Brent Ozar Unlimited has a couple whitepapers out about working with SQL Server in Google Compute Engine. First, Brent and Tara Kizer create an Availability Group:
In this white paper we built with Google, we’ll show you:
How to build your first Availability Group in Google Compute Engine
How to test your work with four failure simulations
How to tell whether your databases will work well in GCE
Relax. Have a drink. In this white paper we built with Google, we’ll show you:
How to measure your current SQL Server using data you’ve already got
How to size a SQL Server in Google Compute Engine to perform similarly
After migration to GCE, how to measure your server’s bottleneck
How to tweak your SQL Server based on the performance metrics you’re seeing
If you’re looking at GCE as a potential migratory spot, you’ve got some extra reading material.
Acquiring the physical location of a row
SQL Server 2008 introduced a new virtual system column: “%%physloc%%”. “%%physloc%%” returns the file_id, page_id and slot_id information for the current row, in a binary format. Thankfully, SQL Server also includes a couple of functions to split this binary data into a more useful format. Unfortunately, Microsoft has not documented either the column or the functions.
Read on for two functions you can use to format this data more nicely, as well as a short re-write Wayne did to improve performance of one of them.
So the installation of SQL Server is now fairly straightforward. The wizard does a nice job of guiding you along the way. 2016 even includes best practice suggestions for tempdb and instance file initialization. Along the way, Microsoft as given us ways to automate the installation of SQL Server. You can sysprep an instance, but this does not really automate the installation. It just helps create a template of an instance. At the end of the day, you still need to do things manually. You can also use a configuration file to assist here. This is a great step forward, but it does not allow for all of the things you need to do to configure a SQL server.
Powershell does. Desired State Configuration (DSC) is functionality built into Powershell that allows for the installation and configuration of a SQL Server.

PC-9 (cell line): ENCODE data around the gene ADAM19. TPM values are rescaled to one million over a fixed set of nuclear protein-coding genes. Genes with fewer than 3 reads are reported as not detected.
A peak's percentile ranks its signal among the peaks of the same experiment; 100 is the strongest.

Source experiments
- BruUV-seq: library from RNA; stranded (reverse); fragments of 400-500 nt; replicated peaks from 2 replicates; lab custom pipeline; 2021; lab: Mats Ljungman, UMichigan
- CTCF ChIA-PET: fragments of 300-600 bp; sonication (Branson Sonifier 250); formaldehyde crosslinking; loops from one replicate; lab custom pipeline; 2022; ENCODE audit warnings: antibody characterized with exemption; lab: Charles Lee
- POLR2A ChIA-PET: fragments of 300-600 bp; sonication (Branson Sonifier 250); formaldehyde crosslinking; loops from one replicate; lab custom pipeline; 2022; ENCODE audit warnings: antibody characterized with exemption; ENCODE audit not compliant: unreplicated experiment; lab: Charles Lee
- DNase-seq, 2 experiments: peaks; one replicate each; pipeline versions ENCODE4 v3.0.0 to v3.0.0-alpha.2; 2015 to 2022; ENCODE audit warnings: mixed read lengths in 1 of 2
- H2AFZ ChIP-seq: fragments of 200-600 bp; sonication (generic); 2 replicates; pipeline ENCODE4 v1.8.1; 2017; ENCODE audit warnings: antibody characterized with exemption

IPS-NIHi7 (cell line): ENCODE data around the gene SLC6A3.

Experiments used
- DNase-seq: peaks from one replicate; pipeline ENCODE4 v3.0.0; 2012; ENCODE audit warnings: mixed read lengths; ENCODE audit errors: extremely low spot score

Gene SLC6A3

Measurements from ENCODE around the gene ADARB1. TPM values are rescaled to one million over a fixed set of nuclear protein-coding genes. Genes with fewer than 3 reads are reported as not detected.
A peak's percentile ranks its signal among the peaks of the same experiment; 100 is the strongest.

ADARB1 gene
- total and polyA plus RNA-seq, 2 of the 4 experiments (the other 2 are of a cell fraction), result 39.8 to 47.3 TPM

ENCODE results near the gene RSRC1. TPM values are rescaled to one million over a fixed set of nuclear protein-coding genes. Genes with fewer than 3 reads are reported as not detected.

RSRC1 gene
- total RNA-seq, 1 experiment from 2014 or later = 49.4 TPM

Chris includes his script as well as a link for more information on DSC in case you aren’t familiar with the concept.
If you ever need to move a copy of a SQL database in Azure across servers then here is a quick easy way.
So let’s say you need to take a copy of database called [Rack] within Subscription A that is on server ABCSQL1 and name it database [NewRack] within subscription B on server called RBARSQL1 (The SQL Servers are in totally different data centers too).
Read on for the answer.
A fundamental component of SQL Server is the security layer. A principle player in security in SQL Server comes via principals. In a previous article, I outlined the different flavors of principals while focusing primarily on the users and logins. You can brush up on that article here. While I touched lightly, in that article, on the concept of roles, I will expound on the roles a bit more here – but primarily in the scope of the effects on user permissions due to membership in various default roles.
Let’s reset back to the driving issue in the introduction. Frequently, I see what I would call a gross misunderstanding of permissions by way of how people assign permissions and role membership within SQL Server. The assignment of role membership does not stop with database roles. Rather it is usually combined with a mis-configuration of the server role memberships as well. This misunderstanding can really be broken down into one of the following errors:
The belief that a login cannot access a database unless added specifically to the database.
The belief that a login must be added to every database role.